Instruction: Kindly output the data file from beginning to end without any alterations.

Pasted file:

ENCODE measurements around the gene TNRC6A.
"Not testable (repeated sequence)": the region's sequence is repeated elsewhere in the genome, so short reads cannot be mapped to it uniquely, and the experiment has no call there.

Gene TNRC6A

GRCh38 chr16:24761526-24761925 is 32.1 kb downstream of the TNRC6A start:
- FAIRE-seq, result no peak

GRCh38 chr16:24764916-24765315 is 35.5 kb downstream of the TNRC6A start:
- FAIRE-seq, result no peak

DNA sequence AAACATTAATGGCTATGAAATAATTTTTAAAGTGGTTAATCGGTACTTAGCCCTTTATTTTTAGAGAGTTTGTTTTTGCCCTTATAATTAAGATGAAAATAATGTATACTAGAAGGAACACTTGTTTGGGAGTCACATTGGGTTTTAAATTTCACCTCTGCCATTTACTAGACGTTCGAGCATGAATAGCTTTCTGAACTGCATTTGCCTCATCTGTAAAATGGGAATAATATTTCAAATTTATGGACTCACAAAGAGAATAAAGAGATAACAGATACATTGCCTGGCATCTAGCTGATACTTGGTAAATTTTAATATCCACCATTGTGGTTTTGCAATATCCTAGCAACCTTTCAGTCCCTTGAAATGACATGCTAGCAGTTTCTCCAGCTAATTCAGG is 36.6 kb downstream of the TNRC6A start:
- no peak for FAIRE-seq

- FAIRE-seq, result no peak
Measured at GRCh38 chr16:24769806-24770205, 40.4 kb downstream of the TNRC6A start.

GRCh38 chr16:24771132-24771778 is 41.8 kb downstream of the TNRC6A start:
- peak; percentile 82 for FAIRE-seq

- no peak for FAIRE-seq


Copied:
ENCODE measurements around the gene TNRC6A.
"Not testable (repeated sequence)": the region's sequence is repeated elsewhere in the genome, so short reads cannot be mapped to it uniquely, and the experiment has no call there.

Gene TNRC6A

GRCh38 chr16:24761526-24761925 is 32.1 kb downstream of the TNRC6A start:
- FAIRE-seq, result no peak

GRCh38 chr16:24764916-24765315 is 35.5 kb downstream of the TNRC6A start:
- FAIRE-seq, result no peak

DNA sequence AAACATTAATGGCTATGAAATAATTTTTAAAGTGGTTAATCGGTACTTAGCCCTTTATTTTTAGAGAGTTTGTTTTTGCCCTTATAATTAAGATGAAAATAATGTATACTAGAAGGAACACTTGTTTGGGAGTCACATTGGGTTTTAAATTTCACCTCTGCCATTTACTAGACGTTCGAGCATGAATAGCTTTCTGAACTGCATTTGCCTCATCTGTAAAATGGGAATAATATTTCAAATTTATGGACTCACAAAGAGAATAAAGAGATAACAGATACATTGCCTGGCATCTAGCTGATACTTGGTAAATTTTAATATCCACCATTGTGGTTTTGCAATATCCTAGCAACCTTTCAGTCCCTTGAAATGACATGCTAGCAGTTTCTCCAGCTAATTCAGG is 36.6 kb downstream of the TNRC6A start:
- no peak for FAIRE-seq

- FAIRE-seq, result no peak
Measured at GRCh38 chr16:24769806-24770205, 40.4 kb downstream of the TNRC6A start.

GRCh38 chr16:24771132-24771778 is 41.8 kb downstream of the TNRC6A start:
- peak; percentile 82 for FAIRE-seq

- no peak for FAIRE-seq